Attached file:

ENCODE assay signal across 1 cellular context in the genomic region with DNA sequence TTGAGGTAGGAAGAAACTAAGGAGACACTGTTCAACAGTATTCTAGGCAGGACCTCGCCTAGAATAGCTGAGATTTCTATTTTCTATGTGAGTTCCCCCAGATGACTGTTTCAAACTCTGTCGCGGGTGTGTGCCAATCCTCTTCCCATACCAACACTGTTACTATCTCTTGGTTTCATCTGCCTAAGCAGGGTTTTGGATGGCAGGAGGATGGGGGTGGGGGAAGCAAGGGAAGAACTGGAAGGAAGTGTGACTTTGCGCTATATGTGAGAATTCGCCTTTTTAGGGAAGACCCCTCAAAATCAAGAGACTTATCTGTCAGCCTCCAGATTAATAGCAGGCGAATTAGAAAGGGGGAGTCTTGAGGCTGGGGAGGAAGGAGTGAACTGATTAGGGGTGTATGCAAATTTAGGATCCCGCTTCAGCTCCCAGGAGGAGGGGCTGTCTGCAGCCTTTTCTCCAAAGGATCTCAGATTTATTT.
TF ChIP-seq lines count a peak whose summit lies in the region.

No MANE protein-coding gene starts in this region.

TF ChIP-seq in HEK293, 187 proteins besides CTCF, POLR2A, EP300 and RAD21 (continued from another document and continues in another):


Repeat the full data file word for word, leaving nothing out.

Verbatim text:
ENCODE assay signal across 1 cellular context in the genomic region with DNA sequence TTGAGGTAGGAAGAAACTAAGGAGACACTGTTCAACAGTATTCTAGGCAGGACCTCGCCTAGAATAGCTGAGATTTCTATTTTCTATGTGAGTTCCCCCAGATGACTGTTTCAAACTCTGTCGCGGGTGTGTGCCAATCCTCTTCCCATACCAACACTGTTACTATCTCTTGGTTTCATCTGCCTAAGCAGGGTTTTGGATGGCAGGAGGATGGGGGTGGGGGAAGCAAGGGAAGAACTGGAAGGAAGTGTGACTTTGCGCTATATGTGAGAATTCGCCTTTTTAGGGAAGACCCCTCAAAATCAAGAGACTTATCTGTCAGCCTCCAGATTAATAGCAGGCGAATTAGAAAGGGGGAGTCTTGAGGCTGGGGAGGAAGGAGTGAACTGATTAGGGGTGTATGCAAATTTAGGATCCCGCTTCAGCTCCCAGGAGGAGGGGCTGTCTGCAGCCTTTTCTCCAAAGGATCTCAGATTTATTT.
TF ChIP-seq lines count a peak whose summit lies in the region.

No MANE protein-coding gene starts in this region.

TF ChIP-seq in HEK293, 187 proteins besides CTCF, POLR2A, EP300 and RAD21 (continued from another document and continues in another):